Attrition – The combination of two entities immediately creates redundancy. Employee loss will be high. Some of this loss will be welcomed, but other will not. You may find that you prefer Manager #1 over Manager #2, but Manager #1 resigns. Regardless of the amount of analysis and preparation, management has the least control over the individual preferences and decisions of employees. This point is apparent when you consider the following citation – “Yahoo has naturally lost some of its acquired talent. At least 16, or roughly one-fifth, of the more than 70 startup founders and startup CEOs who joined Yahoo through an acquisition during Ms. Mayer’s tenure have left the company.” “Yahoo’s Other Challenge: Retaining Acquired Talent.” Wall Street Journal Online. Wall Street Journal, 1 May 2015.
Reporting – In my first merger experience, my company was acquired by a company of equal size but stronger economically. A colleague at the time explained to me that when two companies come together, the acquiring company assumes the management responsibility of all roles. In essence, I would fall under that manager and be performing the role of the person that reported to me. Every individual in the company that was acquired must be ready to do the job of their direct report. This explanation was true for all combinations. At times I had the higher role, as I was with the acquiring entity; while in other situations the reverse was true.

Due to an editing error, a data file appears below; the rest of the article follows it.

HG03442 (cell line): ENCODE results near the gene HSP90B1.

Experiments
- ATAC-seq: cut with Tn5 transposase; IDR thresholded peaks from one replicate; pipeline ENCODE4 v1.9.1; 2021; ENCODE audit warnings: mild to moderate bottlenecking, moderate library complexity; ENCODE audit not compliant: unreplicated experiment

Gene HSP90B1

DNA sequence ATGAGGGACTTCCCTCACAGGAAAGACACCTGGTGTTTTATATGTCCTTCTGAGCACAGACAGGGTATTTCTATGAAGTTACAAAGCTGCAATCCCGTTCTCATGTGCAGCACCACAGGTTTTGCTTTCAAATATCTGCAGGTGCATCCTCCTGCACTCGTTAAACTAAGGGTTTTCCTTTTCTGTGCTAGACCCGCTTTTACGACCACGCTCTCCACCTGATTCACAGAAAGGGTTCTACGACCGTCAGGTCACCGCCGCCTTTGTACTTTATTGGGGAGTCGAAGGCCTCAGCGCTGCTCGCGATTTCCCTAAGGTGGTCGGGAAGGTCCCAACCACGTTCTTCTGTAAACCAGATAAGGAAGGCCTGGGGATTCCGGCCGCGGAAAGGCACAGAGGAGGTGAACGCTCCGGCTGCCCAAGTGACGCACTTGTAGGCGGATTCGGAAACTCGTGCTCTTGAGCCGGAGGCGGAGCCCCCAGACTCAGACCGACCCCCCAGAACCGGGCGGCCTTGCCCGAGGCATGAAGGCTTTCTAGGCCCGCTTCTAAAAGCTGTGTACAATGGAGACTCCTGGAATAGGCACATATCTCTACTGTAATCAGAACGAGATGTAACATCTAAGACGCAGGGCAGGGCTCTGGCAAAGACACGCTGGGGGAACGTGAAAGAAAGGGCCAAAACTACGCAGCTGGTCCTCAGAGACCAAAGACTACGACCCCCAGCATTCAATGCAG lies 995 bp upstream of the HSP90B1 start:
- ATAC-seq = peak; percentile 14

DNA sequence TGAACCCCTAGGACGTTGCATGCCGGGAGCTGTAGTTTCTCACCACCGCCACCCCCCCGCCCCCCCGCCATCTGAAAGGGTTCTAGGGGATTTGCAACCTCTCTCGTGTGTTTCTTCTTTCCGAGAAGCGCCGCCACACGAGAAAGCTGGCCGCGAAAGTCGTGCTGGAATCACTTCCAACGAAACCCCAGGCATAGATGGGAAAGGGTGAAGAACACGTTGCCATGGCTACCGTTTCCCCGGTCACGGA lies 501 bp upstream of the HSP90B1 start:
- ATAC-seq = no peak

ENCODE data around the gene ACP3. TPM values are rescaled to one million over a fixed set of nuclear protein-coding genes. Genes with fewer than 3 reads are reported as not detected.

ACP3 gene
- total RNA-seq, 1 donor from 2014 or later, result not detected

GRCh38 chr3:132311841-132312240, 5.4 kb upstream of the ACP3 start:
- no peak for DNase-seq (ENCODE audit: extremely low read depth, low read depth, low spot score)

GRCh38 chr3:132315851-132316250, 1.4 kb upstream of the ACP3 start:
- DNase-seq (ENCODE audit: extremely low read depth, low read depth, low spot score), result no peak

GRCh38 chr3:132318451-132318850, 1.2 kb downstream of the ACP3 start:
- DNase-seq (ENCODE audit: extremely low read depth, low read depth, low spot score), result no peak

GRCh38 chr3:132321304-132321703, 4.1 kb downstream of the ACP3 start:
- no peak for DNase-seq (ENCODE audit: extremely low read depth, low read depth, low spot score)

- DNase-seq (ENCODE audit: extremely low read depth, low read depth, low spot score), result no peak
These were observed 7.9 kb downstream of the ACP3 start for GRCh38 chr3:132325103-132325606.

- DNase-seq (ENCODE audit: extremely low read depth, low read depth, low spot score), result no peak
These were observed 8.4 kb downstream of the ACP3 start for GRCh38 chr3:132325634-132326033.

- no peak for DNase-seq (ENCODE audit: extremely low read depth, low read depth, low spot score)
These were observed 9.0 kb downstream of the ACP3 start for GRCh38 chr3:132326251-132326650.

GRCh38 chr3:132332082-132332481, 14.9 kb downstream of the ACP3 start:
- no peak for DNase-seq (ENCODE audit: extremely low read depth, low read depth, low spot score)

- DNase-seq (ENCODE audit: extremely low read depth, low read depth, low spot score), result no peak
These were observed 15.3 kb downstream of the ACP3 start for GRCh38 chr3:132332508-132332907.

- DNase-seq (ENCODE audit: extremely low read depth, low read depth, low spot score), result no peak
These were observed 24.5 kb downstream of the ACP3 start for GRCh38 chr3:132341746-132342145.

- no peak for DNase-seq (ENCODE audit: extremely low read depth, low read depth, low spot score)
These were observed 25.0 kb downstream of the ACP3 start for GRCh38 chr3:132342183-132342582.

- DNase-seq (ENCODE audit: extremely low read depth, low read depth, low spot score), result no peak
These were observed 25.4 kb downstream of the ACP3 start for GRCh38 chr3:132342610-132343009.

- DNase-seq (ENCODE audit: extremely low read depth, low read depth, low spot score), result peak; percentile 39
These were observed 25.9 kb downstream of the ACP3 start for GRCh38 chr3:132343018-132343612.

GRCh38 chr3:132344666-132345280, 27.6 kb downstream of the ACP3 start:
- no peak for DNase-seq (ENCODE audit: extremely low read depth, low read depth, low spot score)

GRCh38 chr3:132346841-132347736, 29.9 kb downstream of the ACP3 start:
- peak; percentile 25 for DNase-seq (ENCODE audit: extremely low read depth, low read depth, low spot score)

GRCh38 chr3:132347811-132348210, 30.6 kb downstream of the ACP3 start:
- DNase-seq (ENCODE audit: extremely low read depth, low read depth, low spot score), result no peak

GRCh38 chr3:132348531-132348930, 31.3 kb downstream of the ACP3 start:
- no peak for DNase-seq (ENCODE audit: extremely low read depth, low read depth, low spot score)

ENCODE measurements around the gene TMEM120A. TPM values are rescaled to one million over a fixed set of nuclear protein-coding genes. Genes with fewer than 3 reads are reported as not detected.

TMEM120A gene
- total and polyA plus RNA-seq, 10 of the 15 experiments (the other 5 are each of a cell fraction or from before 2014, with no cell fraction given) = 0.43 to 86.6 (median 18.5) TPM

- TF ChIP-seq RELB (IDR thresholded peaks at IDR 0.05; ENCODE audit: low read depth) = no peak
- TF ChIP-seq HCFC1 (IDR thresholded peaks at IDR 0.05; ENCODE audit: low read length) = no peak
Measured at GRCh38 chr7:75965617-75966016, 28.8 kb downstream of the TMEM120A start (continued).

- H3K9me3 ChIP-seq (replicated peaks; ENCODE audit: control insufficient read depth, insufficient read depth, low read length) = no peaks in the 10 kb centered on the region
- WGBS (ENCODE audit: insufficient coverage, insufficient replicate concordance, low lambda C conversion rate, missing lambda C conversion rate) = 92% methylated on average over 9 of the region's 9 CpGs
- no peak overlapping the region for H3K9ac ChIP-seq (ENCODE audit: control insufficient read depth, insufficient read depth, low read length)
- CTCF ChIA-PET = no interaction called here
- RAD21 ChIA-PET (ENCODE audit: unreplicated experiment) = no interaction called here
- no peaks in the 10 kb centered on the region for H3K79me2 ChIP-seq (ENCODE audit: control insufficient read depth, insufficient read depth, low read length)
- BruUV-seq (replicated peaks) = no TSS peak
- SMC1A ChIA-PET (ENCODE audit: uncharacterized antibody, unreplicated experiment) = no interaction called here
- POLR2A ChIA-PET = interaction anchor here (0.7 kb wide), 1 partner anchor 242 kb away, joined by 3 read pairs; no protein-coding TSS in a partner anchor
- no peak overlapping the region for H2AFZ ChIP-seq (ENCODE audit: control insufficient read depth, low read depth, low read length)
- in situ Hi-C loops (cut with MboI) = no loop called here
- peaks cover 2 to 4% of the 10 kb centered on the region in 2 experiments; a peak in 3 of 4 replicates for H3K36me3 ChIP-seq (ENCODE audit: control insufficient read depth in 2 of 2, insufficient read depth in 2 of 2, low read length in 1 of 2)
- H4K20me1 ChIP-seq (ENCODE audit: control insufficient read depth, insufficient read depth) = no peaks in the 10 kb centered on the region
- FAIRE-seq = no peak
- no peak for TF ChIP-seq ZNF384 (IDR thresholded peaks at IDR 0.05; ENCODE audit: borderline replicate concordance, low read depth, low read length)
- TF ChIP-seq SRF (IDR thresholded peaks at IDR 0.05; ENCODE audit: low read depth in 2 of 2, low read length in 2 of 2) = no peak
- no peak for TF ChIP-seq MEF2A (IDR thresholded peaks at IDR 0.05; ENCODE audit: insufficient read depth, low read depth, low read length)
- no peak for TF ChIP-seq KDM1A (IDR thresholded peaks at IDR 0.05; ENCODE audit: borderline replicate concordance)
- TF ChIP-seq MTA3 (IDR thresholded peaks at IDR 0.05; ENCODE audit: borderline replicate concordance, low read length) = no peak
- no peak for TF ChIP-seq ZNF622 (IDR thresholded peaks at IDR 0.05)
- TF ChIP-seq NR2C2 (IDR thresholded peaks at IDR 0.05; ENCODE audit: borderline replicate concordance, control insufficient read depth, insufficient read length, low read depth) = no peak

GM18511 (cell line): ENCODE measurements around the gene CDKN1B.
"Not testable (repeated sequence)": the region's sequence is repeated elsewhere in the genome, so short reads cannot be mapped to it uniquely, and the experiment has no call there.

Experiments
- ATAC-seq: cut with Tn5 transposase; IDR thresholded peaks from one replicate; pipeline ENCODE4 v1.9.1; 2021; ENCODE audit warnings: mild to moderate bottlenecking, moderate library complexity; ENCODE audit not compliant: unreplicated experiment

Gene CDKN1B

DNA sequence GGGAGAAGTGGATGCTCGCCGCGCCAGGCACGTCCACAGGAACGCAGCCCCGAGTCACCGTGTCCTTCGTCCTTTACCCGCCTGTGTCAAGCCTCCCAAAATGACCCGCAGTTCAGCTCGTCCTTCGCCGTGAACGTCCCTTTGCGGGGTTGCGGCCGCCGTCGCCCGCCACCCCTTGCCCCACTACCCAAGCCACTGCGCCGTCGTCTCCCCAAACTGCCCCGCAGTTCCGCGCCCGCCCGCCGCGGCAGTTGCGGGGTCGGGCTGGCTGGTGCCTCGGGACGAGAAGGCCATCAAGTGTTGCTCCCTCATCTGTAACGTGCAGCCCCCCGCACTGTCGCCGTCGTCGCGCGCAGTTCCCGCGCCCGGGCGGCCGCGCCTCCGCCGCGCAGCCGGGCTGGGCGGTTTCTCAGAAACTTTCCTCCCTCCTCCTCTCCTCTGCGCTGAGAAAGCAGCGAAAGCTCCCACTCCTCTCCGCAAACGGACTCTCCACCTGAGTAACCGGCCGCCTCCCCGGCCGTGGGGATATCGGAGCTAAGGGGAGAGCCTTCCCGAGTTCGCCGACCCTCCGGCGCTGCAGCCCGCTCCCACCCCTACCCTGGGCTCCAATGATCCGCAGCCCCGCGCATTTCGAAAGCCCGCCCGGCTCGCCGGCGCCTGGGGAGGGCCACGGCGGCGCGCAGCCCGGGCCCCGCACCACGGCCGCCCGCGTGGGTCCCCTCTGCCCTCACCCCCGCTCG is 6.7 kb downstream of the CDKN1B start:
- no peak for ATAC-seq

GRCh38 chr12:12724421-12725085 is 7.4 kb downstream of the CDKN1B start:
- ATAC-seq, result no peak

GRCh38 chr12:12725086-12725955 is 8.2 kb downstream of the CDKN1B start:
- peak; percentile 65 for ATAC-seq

Attrition – Client loss will be high, more commonly from those clients that were associated with the brand that no longer exists. This set of clients, do not feel they have any relationship with the new entity. Consider short-term pricing discounts to persuade clients to consider keeping their business with the new entity.
Sales Management – If you sell a product or service in a geography and you acquire an entity in the same market, you will need to wrestle with the question of who owns the customer, i.e. territory management. This situation occurs commonly when clients represent national accounts.
Sales Compensation – Similar to Policies and Procedures – While these compensation structures may have common features from company to company, they are custom to each organization. More than likely your compensation plan does not match the compensation plan of the entity that you are acquiring. You will find that one set is richer than the other. The question you will have to deal with – “Which compensation structure should be the structure of the new organization?”
In summary, when an entity wishes to add a product or service or expand geographic reach or purchase assets or purchase clients, the acquisitions approach is considered preferable by many, as it is faster. Just remember that the economics of the new entity will not be the economics of the addition of each heritage company. A merger or acquisition takes careful planning to be effective. There will be upfront costs required for integration and client incentives. It will require flawless execution to come anywhere close to the proforma goals established at the outset. There are too many unknowns, internally and externally, to be positive of the outcome.